Participants’ willingness to delay gratification was measured by a standard intertemporal choice task in which a hypothetical choice has to be made between a smaller amount now or $1,000 at a delay, with delays ranging from 1 day to 1 year. Focus was on identification of the point of indifference; that is, how much extra participants would have to receive in the future in order to be indifferent about their choices. For example, most people would prefer $999 now to $1,000 a year from now, and they might prefer $1,000 a year from now to $100 today, but somewhere in between those extremes they might be indifferent about their choice (e.g., $800 now vs. $1,000 in a year). The lower that indifference amount, the greater one’s impatience.
A “go-nogo” task measured people’s ability to control their impulse by presenting them with a long sequence of stimuli in which one stimulus (e.g., an “x”) required a response (key press) whereas another stimulus (e.g., a “k”) required the response to be withheld. Because there are far more “x” than “k” stimuli in the sequence, it quickly becomes difficult for people to withhold a response, and the extent to which they can do so successfully is an index of impulse control.
A final measure involved another questionnaire that targeted people’s responsiveness to rewards. In this survey, participants were asked whether or not they agreed with a series of statements such as, “When I see an opportunity for something I like I get excited right away” or “I’m always willing to try something new if I think it will be fun.”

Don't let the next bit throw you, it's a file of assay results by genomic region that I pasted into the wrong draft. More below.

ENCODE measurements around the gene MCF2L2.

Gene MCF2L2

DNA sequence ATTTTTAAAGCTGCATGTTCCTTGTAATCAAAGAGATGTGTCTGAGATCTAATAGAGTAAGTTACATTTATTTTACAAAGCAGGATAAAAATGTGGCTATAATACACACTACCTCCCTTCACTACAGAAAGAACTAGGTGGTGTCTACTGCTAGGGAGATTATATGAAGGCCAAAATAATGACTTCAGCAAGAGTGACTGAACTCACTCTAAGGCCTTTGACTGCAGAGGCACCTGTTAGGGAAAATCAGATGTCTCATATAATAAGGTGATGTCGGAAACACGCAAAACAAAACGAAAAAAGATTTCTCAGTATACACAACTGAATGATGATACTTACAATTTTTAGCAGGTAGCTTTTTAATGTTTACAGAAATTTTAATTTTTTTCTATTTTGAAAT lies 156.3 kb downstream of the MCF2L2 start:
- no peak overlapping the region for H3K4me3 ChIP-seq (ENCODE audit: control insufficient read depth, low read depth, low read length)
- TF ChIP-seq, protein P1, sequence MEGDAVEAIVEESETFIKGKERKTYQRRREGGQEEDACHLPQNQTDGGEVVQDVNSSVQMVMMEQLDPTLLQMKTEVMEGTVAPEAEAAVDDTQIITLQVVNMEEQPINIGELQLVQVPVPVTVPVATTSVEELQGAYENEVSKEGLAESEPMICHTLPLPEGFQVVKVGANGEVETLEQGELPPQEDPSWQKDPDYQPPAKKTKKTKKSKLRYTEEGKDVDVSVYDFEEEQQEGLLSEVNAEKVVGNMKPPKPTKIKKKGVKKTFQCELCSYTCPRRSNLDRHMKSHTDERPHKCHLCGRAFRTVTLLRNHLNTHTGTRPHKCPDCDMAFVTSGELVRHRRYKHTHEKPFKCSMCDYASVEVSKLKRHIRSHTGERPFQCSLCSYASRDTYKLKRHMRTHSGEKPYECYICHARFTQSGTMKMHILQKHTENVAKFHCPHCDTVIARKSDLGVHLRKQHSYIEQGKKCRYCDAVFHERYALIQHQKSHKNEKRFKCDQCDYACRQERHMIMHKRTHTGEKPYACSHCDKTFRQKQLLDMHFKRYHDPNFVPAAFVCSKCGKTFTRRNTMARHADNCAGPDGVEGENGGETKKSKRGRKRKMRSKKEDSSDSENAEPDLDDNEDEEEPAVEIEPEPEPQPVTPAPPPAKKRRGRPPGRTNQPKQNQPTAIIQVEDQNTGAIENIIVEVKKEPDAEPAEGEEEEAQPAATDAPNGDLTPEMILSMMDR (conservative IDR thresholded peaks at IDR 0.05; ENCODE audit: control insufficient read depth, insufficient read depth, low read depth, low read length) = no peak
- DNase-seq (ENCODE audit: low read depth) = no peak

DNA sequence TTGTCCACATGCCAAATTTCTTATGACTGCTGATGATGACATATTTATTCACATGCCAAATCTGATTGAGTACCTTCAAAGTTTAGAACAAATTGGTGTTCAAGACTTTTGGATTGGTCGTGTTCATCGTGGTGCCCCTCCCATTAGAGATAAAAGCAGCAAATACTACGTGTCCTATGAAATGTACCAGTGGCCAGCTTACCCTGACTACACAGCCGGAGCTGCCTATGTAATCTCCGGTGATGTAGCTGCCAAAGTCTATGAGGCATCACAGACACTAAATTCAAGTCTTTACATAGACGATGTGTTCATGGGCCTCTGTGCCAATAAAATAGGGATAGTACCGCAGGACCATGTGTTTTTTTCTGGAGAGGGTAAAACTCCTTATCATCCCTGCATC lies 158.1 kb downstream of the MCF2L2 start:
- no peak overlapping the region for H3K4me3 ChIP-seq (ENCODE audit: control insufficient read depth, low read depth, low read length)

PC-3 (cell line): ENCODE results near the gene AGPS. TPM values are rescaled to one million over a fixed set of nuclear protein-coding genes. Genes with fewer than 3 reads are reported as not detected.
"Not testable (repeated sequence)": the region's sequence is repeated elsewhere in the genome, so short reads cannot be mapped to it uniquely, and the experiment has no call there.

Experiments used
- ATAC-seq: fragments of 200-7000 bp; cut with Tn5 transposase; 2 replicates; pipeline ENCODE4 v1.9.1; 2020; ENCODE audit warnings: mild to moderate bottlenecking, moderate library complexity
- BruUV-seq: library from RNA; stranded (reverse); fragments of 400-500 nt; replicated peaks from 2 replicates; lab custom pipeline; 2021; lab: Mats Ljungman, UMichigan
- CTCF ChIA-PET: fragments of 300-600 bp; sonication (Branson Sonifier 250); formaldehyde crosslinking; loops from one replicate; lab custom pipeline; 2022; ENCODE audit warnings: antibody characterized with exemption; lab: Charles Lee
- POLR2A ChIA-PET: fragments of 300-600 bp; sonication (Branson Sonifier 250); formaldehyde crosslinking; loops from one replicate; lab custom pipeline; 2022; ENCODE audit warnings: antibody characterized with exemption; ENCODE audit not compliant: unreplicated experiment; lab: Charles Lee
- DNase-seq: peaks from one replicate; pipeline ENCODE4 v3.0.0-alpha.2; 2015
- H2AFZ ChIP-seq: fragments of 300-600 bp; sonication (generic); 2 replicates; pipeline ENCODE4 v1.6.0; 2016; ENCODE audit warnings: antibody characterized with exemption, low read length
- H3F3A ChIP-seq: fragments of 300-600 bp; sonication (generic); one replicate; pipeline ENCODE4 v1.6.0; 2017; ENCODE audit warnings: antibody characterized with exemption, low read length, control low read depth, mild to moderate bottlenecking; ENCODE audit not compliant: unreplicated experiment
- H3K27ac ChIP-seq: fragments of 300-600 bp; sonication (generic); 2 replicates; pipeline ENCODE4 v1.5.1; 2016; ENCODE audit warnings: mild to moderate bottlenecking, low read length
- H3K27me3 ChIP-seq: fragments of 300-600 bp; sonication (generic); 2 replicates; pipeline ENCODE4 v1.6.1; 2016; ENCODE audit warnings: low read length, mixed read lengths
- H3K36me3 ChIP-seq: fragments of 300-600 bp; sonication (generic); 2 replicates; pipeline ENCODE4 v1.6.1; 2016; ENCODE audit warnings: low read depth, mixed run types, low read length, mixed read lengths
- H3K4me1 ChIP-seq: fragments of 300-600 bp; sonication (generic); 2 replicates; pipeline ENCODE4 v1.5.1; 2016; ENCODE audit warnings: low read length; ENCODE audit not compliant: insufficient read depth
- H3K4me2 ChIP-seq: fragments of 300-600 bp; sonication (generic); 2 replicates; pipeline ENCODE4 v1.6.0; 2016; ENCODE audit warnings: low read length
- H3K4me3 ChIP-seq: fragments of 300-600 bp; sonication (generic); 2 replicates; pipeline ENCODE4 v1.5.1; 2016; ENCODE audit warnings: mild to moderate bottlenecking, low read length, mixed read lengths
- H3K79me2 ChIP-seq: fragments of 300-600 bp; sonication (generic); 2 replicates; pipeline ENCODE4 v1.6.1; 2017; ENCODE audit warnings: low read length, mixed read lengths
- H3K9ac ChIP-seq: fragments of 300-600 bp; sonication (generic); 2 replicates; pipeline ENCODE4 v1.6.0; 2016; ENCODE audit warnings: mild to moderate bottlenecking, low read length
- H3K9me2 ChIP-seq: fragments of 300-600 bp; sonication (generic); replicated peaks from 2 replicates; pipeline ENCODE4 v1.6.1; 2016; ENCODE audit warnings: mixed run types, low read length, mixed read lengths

The results were quite straightforward: Reliance on a device was predicted by intertemporal preference and impulse control but not reward sensitivity. Specifically, the more people reported relying on their mobile phones, the smaller their indifference point was between a present monetary value and an amount in the distant past. That is, if you are indifferent between $200 now and $1000 a year from now—which implies you’d rather have $201 now than $1000 in a year—then you are more likely to check your email during dinner than if you are equally happy with $900 now or $1000 in a year. (I guess you need the $201 to pay for everyone’s dinner.)
Similarly, the less able you are to withhold a response in a go-nogo task, the more likely you are to send a text while having a conversation.
While those associations are quite informative, they do leave open the question of causality: one cannot jump to the conclusion that growing up with digital technology leads one to become more and more impatient and unable to control one’s impulses. It could be the other way round: impatient people simply find a new outlet for their impatience in their mobile devices, whereas in the 19th century they might have had to whip their horses into a gallop instead.
We shouldn’t forget that electronic devices are extremely useful and can serve as an external memory, as we have discussed on this blog.
Of course, mobile devices are only part of the story. Another source of intrusion is your work computer, and the distraction (gratification?) it offers through email and web browsers. And because computers are harder to pile up in the middle of the dining table, there is another game you can play to prevent intrusions: it’s called Freedom.
Article focused on in this post:
Wilmer, H.H. & Chein, J.M. (2016). Mobile technology habits—patterns of association among device usage, intertemporal preference, impulse control, and reward sensitivity, Psychonomic Bulletin & Review, DOI: 10.3758/s13423-016-1011-z